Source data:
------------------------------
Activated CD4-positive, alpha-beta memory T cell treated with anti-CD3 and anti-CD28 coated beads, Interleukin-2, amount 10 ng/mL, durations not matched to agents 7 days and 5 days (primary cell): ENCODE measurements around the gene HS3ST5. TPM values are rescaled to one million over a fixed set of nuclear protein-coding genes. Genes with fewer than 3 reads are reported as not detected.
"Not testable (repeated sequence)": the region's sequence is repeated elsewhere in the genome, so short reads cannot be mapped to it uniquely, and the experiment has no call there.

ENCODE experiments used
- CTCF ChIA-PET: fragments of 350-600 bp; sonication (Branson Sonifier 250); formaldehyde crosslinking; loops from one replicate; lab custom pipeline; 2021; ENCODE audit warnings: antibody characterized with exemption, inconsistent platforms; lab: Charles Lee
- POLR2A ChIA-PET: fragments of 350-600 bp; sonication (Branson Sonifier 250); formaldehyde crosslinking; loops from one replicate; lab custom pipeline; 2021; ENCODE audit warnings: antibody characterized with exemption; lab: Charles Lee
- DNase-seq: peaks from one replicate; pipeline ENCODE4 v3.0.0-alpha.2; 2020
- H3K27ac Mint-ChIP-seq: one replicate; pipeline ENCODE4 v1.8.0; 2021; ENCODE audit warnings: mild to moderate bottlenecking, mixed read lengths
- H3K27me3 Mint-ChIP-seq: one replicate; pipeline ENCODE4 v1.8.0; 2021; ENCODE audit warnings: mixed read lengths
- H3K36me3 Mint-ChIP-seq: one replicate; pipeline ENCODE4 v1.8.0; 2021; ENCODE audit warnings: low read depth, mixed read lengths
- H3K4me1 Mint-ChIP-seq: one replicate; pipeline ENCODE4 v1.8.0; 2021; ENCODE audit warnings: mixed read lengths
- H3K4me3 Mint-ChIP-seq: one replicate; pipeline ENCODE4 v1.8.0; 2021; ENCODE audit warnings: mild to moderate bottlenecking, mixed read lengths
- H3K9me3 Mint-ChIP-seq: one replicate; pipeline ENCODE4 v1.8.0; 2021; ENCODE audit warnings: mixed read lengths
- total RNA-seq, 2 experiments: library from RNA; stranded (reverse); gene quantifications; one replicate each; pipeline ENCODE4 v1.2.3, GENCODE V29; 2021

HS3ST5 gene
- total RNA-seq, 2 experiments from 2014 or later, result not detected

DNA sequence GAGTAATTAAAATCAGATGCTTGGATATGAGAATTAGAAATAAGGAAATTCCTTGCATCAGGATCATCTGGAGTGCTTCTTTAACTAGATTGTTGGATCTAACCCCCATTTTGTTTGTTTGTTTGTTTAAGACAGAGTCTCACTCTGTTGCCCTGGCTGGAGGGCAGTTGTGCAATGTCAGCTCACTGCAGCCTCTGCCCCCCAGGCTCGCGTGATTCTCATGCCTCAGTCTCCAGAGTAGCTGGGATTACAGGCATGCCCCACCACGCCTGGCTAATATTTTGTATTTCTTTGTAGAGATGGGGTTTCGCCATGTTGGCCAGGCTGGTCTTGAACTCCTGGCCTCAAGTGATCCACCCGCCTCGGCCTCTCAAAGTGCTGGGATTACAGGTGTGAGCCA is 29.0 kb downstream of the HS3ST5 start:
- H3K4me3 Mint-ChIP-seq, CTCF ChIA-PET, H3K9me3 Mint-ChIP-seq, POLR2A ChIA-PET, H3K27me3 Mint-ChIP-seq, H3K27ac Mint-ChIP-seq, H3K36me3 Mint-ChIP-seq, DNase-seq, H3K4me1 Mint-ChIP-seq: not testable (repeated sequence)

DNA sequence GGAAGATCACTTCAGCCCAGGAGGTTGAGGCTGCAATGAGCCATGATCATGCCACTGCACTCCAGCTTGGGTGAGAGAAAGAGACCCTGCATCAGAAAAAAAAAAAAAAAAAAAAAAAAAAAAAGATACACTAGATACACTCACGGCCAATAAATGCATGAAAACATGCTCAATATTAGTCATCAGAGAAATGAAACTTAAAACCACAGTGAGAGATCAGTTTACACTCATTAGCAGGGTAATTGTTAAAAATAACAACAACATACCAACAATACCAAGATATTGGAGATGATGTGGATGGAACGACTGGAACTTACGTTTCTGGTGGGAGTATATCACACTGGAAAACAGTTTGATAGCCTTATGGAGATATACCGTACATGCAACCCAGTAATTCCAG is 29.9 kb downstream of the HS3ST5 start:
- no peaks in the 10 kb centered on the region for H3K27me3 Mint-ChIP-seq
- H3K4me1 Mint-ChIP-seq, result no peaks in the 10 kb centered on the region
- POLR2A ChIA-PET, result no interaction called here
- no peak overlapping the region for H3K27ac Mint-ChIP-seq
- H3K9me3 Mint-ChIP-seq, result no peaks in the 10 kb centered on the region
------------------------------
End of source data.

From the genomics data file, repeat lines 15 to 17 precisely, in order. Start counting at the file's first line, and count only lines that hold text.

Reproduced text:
- total RNA-seq, 2 experiments from 2014 or later, result not detected

DNA sequence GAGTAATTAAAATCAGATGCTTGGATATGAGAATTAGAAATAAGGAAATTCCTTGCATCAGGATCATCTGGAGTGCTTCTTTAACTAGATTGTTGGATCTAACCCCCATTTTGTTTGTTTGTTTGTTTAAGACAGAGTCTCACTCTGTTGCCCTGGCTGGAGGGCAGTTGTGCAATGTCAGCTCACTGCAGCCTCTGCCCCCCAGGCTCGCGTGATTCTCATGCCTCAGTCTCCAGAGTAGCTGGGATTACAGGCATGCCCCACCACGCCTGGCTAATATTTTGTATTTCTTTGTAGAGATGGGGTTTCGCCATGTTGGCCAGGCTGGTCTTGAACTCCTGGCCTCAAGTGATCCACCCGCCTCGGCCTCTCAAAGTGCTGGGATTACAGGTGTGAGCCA is 29.0 kb downstream of the HS3ST5 start:
- H3K4me3 Mint-ChIP-seq, CTCF ChIA-PET, H3K9me3 Mint-ChIP-seq, POLR2A ChIA-PET, H3K27me3 Mint-ChIP-seq, H3K27ac Mint-ChIP-seq, H3K36me3 Mint-ChIP-seq, DNase-seq, H3K4me1 Mint-ChIP-seq: not testable (repeated sequence)